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Churches of Christ & Christian Churches
in the Pacific Northwest

Baker Co. map - 1.2 K

Oct. 9, 2009
by Charles Dailey
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Baker City  |  Halfway  |  Richland  |  Webfoot / Auburn

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Webfoot / Auburn MapQuest

It is difficult now to believe that Auburn was once the largest city in Eastern Oregon and the Baker County seat. Gold was located near there in 1861 and a town of 5,000 sprang up about seven miles southwest of Baker, complete with its own post office.

Historian Doug Dornhecker says that a congregation of believers reported from near Auburn in 1877, long after the gold rush was over. They signed in as the "Webfoot" congregation. That name is from local Webfoot Creek.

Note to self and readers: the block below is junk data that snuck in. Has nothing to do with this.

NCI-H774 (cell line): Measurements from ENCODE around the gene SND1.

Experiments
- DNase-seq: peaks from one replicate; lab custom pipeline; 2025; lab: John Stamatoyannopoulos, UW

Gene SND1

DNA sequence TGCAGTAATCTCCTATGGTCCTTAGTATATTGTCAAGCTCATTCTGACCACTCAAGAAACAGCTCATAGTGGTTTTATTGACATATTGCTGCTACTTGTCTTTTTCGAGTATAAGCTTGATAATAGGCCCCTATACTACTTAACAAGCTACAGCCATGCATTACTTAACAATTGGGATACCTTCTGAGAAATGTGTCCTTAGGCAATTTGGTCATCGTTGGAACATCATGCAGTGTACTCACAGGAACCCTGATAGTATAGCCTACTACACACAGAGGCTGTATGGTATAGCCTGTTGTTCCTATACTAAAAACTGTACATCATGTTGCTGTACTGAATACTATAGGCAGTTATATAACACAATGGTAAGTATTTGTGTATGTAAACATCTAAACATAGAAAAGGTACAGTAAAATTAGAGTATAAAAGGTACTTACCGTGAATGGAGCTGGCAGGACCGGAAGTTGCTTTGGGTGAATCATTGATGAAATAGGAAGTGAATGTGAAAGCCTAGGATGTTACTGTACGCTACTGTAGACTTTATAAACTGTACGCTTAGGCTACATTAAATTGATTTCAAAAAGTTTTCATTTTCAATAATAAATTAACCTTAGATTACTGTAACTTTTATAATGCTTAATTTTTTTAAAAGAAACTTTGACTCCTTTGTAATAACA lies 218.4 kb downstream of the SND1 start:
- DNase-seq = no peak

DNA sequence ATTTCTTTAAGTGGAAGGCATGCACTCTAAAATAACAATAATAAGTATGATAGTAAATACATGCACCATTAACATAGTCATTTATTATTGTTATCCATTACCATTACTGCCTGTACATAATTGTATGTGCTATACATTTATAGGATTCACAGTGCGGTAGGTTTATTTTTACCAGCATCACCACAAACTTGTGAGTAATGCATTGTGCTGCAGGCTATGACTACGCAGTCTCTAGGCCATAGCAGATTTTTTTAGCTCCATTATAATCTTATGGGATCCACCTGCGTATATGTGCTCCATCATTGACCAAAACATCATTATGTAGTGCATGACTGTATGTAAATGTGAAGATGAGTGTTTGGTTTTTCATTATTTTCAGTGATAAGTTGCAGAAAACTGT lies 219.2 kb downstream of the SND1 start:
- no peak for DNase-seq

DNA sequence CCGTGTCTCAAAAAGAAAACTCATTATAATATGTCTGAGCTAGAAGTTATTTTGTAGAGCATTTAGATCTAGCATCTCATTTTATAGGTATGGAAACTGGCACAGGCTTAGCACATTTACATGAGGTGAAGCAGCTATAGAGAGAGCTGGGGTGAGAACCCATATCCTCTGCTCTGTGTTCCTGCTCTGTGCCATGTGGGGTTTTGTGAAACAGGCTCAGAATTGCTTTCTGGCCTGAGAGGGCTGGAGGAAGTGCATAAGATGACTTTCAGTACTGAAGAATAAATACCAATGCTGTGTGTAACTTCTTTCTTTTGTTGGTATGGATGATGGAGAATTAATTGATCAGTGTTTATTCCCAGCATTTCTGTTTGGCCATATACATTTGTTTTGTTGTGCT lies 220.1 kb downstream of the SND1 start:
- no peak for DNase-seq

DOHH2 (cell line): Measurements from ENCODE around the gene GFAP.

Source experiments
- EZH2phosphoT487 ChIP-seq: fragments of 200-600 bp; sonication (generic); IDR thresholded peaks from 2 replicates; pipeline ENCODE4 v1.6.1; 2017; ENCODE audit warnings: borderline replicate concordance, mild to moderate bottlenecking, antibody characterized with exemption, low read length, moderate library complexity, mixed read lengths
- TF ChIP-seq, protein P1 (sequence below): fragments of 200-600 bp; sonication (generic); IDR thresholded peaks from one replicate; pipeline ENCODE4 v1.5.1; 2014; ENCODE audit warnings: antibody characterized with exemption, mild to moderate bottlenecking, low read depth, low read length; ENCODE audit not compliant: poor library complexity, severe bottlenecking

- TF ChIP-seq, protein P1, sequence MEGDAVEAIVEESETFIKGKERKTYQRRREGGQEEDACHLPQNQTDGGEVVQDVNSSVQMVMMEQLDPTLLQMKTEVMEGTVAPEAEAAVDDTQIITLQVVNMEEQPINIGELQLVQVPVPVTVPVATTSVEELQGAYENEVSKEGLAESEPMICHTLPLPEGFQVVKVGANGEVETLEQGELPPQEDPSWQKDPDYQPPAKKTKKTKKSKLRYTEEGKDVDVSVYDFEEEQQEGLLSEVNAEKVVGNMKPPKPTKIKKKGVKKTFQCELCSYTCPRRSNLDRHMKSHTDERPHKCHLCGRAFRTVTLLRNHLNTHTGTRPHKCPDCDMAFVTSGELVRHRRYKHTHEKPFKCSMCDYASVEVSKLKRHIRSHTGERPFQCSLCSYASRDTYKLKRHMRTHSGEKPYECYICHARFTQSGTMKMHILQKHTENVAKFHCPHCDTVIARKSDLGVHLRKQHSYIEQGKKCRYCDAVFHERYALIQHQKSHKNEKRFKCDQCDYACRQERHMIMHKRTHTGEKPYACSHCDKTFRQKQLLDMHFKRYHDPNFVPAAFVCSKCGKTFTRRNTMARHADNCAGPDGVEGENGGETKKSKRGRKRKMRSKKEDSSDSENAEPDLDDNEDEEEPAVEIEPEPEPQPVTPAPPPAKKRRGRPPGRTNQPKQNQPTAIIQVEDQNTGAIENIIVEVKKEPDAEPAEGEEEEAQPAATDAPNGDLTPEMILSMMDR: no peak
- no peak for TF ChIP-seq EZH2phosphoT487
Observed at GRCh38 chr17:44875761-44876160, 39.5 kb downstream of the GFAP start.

When Judge Thomas A. McBride was publically reviewing his life in a speech, he said that he had gone to the mines and had lived in Auburn in 1863. He may have been a part of this group.

The Oregonian, November 13, 1922. "Early Days in Oregon -- Judge McBride Recalls Long Oregon Career."

Today Auburn is gone, except for the cemetery. There are no buildings and few clues about the bygone era. The 1870 census may be read online.

1870 Census for Auburn
Halfway MapQuest

Historians dispute the points that Halfway was halfway between, but our sources say the town was layed out halfway between Langrel (now Jimtown) and Pine Town (other sources say Cornucopia and Sparta). Before Halfway was platted, four or five Christian families met under a tree above Langrel.

A gospel meeting was then held at the Pine Schoolhouse by T. F. Campbell of Monmouth. Several were converted to Christ, but some in Pine Town oppposed the building of a church in their community. The Alexander Stalker family was developing Halfway and offered the emerging church property in their new town. The offer was accepted making the Christian Church the first church of any kind in Halfway.

There is a profile of T. F. Campbell.